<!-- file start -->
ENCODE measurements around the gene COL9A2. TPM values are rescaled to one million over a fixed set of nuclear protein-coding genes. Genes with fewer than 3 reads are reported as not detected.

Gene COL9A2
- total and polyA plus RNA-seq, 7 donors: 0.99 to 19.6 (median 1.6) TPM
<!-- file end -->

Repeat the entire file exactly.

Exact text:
ENCODE measurements around the gene COL9A2. TPM values are rescaled to one million over a fixed set of nuclear protein-coding genes. Genes with fewer than 3 reads are reported as not detected.

Gene COL9A2
- total and polyA plus RNA-seq, 7 donors: 0.99 to 19.6 (median 1.6) TPM